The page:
A better understanding of what goes on underground can help fight weeds such as Canada thistle and leafy spurge
Farmers are battling a vast underground network of villains intent on expanding their foothold.
It sounds melodramatic, but that’s pretty much the situation in fields with Canada thistle and leafy spurge.
Those two weeds have massive root systems that can stretch hundreds of feet and reproduce from tiny root fragments.
Kelly Cooley, environmental consultant and invasive species specialist, dropped a few facts that surprised participants in the July 25 plot hop organized by Farming Smarter, the Lethbridge-based applied research group.
“Right along the … lateral root systems underground from (Canada thistle), all you need is a half inch of root segment that’s got a viable bud on it and that little half-inch segment of root from Canada thistle can regenerate up to an eighth of a mile in one season,” said Cooley.
And from the it-seemed-like-a-good-idea-at-the-time file came his opinion that early advice on thistle control did more harm than good.
“The main way (Canada) thistle reproduces is through its creeping root system and in the old days when people were farming even the best experts recommended that people control this species by continual tillage.
“What they found out after about 15, 20 years of that practice, (is) that all they were doing was spreading the problem around their field. And a lot of fields got infested strictly from the recommendation of continual tillage.”
Canada thistle is a creeping, rooted perennial. It requires warm soil to start growing in spring but by the time haying usually begins, it is in the bud or early-flower stage.
“At that point, that big root system underground has expended a ton of energy to put up those flowering plants,” said Cooley.
Cutting off those buds and flowers forces the plants’ efforts into replenishing the root system by putting forth small rosettes, all of them connected underground.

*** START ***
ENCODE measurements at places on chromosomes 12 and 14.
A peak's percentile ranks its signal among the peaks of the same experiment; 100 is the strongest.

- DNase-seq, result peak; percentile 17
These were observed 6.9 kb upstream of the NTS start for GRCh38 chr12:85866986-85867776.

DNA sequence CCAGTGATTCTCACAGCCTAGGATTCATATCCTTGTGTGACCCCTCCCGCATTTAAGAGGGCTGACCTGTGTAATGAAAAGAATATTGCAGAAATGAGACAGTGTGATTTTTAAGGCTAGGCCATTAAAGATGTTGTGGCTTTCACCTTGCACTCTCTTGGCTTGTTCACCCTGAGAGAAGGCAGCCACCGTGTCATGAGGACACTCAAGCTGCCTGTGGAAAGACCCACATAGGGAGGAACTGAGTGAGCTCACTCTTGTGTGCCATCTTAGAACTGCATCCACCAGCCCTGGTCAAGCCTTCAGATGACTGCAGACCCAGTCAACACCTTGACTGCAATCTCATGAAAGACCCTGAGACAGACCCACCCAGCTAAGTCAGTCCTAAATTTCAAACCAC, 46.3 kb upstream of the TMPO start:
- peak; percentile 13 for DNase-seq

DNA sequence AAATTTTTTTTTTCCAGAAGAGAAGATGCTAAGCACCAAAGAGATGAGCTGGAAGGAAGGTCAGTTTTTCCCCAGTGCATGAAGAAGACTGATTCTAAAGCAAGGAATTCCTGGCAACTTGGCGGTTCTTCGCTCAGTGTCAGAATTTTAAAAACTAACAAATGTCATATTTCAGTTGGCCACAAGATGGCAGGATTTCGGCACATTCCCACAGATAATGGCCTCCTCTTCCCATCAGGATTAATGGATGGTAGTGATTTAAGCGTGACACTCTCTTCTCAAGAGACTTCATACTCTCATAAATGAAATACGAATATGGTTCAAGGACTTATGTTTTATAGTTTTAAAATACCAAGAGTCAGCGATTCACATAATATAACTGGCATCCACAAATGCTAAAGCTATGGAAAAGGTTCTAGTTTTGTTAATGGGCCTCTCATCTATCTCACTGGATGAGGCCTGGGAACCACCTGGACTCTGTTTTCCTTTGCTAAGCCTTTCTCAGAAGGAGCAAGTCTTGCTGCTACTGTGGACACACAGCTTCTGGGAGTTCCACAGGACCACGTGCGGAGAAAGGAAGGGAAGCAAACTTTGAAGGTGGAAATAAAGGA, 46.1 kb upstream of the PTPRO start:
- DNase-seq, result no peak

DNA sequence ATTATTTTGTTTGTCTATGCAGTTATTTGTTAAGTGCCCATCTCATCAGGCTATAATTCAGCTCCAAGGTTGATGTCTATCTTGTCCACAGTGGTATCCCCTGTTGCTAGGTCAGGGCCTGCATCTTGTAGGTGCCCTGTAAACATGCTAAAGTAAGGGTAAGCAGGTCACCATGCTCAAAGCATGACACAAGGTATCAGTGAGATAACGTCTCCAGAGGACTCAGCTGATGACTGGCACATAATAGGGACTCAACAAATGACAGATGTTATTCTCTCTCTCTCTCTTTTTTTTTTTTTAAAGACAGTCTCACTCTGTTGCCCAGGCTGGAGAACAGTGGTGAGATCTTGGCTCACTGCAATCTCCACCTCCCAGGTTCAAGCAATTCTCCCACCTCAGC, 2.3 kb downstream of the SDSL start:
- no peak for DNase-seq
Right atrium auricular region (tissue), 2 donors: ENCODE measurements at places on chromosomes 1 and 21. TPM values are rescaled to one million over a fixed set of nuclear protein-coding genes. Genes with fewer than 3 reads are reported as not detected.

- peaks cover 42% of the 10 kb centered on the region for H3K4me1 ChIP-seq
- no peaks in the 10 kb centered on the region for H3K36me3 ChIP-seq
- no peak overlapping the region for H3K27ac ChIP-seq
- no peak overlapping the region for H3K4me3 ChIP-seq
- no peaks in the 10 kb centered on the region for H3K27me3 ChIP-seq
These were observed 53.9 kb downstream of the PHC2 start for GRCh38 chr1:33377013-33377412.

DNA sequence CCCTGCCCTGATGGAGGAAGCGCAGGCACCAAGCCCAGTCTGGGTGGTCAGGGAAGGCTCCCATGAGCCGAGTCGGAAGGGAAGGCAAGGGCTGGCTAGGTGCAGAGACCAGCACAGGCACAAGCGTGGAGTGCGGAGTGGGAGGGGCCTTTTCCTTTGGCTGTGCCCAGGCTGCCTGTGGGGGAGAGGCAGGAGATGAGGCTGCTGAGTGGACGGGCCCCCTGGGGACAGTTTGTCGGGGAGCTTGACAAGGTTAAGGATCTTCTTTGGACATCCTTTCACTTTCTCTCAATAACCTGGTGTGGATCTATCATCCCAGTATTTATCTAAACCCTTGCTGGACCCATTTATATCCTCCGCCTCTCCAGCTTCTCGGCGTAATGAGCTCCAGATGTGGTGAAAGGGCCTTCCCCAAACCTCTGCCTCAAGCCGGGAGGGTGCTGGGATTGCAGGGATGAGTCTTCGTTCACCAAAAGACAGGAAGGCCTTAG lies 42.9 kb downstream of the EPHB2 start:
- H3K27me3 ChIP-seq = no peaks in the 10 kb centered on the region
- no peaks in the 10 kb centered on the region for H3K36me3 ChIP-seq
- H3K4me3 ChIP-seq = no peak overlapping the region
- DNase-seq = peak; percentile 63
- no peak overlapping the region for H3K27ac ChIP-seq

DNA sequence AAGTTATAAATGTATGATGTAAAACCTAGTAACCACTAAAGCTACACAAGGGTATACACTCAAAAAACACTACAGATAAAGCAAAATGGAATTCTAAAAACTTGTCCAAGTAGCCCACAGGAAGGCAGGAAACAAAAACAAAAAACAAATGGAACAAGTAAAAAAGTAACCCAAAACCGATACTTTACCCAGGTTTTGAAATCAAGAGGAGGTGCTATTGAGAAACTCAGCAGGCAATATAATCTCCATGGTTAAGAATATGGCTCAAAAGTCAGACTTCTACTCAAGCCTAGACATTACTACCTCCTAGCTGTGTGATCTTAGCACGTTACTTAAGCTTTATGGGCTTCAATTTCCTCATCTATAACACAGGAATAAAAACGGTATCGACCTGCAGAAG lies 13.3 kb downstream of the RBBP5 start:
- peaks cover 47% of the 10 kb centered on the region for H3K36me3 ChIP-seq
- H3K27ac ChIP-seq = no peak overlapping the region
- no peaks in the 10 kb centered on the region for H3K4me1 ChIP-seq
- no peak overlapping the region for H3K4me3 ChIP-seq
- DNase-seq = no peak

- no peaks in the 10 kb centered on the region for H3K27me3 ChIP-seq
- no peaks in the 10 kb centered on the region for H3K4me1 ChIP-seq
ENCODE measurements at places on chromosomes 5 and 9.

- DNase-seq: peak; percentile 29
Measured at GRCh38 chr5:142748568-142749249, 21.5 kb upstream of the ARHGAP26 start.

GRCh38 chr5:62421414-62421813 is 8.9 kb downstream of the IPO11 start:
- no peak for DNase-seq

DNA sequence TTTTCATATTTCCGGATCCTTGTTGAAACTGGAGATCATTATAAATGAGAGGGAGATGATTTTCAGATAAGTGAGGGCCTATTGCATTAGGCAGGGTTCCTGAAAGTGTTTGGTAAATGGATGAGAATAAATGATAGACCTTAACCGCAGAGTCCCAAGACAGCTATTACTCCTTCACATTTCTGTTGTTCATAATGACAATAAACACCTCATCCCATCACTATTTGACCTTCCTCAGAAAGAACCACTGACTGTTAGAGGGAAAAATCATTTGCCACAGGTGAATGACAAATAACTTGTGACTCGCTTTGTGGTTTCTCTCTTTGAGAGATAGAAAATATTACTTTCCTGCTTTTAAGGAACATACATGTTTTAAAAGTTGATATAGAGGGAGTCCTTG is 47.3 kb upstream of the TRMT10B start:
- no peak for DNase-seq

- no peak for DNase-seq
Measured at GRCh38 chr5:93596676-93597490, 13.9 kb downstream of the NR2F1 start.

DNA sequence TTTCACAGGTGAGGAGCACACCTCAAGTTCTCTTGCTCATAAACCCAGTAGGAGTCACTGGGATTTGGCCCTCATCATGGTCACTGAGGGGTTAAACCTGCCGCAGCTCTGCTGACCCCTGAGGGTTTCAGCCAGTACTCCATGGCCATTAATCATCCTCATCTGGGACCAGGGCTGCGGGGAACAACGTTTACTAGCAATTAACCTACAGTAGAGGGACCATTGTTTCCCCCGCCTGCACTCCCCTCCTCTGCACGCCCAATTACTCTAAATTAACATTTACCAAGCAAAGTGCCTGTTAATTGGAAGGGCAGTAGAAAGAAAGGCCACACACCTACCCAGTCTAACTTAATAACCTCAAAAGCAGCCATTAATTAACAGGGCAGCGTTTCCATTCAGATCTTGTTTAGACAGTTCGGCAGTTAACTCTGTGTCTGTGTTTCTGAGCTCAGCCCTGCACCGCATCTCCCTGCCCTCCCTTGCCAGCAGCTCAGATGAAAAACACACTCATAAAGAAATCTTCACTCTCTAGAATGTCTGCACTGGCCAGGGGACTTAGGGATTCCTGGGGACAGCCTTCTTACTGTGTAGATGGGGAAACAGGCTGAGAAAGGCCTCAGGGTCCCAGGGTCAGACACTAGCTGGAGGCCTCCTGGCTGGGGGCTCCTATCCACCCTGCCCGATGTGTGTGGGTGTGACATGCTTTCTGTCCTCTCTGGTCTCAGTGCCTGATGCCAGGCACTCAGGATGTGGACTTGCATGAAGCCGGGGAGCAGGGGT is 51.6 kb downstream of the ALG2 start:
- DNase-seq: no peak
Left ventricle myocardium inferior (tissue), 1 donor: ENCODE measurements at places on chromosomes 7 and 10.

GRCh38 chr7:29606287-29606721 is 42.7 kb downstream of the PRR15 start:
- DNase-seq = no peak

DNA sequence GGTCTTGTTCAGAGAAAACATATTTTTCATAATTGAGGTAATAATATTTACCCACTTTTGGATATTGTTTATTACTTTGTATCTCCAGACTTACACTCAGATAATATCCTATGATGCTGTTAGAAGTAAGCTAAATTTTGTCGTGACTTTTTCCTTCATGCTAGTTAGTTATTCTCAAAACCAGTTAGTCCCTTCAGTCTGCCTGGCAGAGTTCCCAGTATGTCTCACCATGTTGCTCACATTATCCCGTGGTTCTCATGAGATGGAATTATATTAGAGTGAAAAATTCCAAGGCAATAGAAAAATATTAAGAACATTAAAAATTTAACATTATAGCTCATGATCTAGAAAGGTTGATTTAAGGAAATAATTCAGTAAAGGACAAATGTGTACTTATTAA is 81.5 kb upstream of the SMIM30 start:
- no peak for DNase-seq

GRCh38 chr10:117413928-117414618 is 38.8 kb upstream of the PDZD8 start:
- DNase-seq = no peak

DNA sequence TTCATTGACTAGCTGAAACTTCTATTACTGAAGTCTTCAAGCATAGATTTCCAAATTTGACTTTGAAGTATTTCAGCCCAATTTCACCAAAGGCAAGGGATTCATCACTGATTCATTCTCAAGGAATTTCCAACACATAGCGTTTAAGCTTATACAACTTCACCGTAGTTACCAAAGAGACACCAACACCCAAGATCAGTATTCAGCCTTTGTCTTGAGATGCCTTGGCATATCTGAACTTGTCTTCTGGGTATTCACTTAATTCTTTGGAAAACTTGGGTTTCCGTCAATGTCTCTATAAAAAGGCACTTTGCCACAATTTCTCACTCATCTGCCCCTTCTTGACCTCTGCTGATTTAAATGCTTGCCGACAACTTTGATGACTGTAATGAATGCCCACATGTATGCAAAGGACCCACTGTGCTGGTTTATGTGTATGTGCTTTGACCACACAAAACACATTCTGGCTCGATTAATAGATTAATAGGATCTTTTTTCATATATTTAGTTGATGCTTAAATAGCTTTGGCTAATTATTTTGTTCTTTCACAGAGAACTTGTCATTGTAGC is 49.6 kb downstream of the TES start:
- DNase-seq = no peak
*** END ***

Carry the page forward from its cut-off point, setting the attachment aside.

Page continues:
“That process accelerates in the fall, so when it comes to perennial species, a very under-looked management strategy is fall application of herbicides.”
A broadleaf herbicide application in fall, when thistles and other weeds are translocating energy to their root systems, can be effective, said Cooley.
Leafy spurge is another invasive weed with an extensive root system. Once well established, it is almost impossible to eradicate.
“I cannot stress enough with this leafy spurge, if you have this in your field or in your pasture, or on adjacent land, do not let it go. Get some help … get on top of it because once you have established leafy spurge, you have established leafy spurge for good,” Cooley said.
The weed is thought to have arrived in Canada in the mid-1800s aboard infested hay. It has a system of creeping roots that will reproduce from small fragments, just as Canada thistle does. But leafy spurge also reproduces by active seed dispersal.
Cooley said leafy spurge plants can expel seeds up to 4.5 metres (15 feet) from their source plant.
“It’s like standing in a popcorn maker,” he said about patches of mature leafy spurge.
Beneficial insects have shown some success in controlling the weed, though that process requires patience. Crop rotation and timely mowing can also help with control. Goat and sheep grazing can be successful if done for three to five years in a row, putting continual pressure on the plants’ root system. A single year of grazing is likely to result in an eruption of shoots the following year.
Chemical control options are limited but available. Cooley said a pre-season and a post-season application of a mixture of systemic glyphosate, 2,4-D and dicamba can help. Spring application suppresses the weed and an application after cutting can further weaken the plants.
“You’re like a boxer trying to soften up your opponent as much as possible before you deliver a knock-out blow.”